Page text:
Gilbert and George saw this deterioration from their street-level vantage point in the East End. Their increasingly ambitious pictorial works composed from photographs of themselves and others became a mirror of a society on the edge, bristling with graffiti, insults, urban rage. Their 1977 picture Cunt Scum features these words, photographed from scrawled graffiti, juxtaposed with a variety of anxious Londoners: a policeman, a TV crowd, people crossing the road, homeless men sitting on a pavement. Race, class, poverty and power all pulse in this tapestry of the capital. Most of all it has an atmosphere of menace, a foreboding of imminent mayhem.
In another 1977 picture, in which fragmentary glimpses of a restless, dangerous, powder-keg city are flanked by prophet-like monumental images of Gilbert and George themselves, are the painted words:
ARE YOU ANGRY OR ARE YOU BORING?
This graffiti could easily have been written by one of the “punks” whose youth revolt that same year shocked a Britain unable even to enjoy Queen Elizabeth II’s Silver Jubilee in peace. To promote the Sex Pistols’ incendiary 1977 single “God Save the Queen,” artist Jamie Reid collaged words cut from tabloid newspapers across a black strip where he had removed the Queen’s eyes from her portrait. It was all set against the Union Jack. Dada was now the stuff of teenage rage on working-class estates.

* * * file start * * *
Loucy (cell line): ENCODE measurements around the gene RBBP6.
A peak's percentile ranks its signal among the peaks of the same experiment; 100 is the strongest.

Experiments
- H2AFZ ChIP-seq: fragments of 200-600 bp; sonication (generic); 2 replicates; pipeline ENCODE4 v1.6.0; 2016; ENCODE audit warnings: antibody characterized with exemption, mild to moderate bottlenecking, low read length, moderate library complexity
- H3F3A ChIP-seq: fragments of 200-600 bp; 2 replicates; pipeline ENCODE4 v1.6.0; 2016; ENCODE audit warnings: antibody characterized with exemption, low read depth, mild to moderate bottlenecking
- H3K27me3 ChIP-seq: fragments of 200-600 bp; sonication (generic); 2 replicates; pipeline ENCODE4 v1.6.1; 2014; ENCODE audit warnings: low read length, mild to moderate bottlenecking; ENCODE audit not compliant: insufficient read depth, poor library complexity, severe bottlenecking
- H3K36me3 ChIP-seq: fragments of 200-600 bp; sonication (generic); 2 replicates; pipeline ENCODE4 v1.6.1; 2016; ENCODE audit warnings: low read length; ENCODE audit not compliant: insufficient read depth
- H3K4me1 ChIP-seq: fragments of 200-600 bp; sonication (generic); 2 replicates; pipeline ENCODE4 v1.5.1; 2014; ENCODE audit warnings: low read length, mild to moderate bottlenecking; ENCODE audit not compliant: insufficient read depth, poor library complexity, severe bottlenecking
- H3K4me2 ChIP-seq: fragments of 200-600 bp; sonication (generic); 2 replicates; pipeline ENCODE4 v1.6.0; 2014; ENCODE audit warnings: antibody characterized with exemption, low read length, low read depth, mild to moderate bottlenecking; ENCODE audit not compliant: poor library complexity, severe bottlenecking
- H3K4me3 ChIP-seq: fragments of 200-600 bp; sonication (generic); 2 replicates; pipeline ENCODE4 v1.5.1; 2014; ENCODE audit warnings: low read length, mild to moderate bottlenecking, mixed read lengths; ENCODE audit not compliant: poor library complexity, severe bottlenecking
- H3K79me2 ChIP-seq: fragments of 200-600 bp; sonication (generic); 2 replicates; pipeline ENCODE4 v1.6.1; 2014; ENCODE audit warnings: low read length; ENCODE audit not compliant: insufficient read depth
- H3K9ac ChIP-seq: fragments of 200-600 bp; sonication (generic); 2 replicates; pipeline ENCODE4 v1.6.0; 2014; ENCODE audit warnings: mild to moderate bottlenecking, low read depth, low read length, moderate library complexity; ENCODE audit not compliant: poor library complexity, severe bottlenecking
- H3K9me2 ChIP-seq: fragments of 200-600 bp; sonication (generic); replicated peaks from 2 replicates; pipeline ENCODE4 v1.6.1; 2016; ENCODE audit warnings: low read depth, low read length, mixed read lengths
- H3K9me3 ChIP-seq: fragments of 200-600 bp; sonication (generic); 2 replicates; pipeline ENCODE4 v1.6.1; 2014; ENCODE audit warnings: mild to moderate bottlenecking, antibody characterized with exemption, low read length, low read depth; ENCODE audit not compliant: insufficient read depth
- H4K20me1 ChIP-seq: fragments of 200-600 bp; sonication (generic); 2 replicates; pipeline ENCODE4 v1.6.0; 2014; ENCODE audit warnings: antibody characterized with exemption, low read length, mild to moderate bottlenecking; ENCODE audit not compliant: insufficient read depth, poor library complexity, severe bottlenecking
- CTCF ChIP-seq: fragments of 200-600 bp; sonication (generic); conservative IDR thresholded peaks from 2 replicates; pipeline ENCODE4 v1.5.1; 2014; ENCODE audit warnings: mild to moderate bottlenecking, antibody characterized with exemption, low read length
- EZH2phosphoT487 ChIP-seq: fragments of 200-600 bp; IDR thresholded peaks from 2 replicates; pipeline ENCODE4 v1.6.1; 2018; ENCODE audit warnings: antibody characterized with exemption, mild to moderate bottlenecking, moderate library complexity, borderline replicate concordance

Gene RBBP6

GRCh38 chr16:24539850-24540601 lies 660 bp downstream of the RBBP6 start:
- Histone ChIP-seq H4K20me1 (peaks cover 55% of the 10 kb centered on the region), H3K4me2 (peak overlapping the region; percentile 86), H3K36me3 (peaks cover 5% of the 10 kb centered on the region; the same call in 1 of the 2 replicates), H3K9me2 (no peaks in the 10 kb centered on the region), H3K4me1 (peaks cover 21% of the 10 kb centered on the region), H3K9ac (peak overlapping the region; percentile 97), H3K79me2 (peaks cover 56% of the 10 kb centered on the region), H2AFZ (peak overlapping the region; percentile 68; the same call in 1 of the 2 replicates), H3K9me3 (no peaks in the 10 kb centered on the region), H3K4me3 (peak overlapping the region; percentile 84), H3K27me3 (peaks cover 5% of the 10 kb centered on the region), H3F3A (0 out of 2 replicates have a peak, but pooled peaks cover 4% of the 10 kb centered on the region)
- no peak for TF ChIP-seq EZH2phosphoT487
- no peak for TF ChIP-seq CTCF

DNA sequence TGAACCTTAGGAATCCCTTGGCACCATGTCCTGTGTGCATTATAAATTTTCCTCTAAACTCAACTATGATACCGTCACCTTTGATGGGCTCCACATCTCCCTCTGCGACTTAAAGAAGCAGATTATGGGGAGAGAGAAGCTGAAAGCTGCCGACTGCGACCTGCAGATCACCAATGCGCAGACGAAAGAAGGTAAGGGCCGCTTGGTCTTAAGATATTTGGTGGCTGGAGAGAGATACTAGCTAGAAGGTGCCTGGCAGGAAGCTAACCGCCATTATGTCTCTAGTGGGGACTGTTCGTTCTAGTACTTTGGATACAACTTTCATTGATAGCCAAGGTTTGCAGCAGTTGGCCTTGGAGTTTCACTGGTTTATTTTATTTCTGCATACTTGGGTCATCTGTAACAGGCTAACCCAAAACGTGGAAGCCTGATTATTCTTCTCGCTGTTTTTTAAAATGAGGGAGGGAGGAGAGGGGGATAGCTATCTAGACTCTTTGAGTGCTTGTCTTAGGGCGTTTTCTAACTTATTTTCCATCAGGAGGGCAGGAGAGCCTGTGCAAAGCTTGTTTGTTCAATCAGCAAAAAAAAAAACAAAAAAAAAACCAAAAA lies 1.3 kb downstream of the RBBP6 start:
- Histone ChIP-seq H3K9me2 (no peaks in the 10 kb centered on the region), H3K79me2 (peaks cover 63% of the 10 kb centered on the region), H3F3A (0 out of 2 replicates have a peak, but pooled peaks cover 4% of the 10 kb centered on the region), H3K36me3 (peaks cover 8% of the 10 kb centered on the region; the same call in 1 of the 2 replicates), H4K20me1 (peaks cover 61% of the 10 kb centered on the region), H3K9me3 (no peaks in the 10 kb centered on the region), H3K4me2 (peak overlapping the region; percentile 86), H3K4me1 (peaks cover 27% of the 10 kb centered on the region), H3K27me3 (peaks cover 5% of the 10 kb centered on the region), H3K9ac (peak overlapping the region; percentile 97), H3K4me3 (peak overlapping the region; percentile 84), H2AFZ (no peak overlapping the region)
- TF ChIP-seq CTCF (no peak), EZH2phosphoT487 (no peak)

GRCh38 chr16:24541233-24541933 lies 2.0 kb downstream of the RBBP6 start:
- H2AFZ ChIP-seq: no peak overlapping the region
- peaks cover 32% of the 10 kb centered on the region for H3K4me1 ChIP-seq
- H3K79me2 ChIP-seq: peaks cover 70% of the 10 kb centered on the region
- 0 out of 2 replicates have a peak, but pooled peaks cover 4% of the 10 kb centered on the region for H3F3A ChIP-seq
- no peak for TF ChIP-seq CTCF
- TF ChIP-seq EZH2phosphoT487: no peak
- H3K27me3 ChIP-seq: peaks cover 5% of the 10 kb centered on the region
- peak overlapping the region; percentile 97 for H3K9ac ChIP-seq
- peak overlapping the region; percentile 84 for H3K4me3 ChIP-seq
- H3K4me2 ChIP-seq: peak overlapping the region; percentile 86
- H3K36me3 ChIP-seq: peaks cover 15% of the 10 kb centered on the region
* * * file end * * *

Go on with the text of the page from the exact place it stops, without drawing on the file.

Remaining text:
For a generation of future artists who grew up in the 1970s it was easy to pick up avant-garde ideas from record covers or the BBC’s Top of the Pops. Tracey Emin, a teenager in 1970s and 80s Margate with a catastrophic school attendance record and a brutally early experience of casual sex, discovered the existence of German Expressionist art from David Bowie’s poses on his album sleeves. Ever since the early 1960s, pop culture and art had enjoyed a special relationship in Britain. For the generation that grew up in the scabrous shadow of punk, that relationship would be one of provocation and calculated shock. Yet by the time their artistic rebellion took off, the Britain of their childhoods would be remade.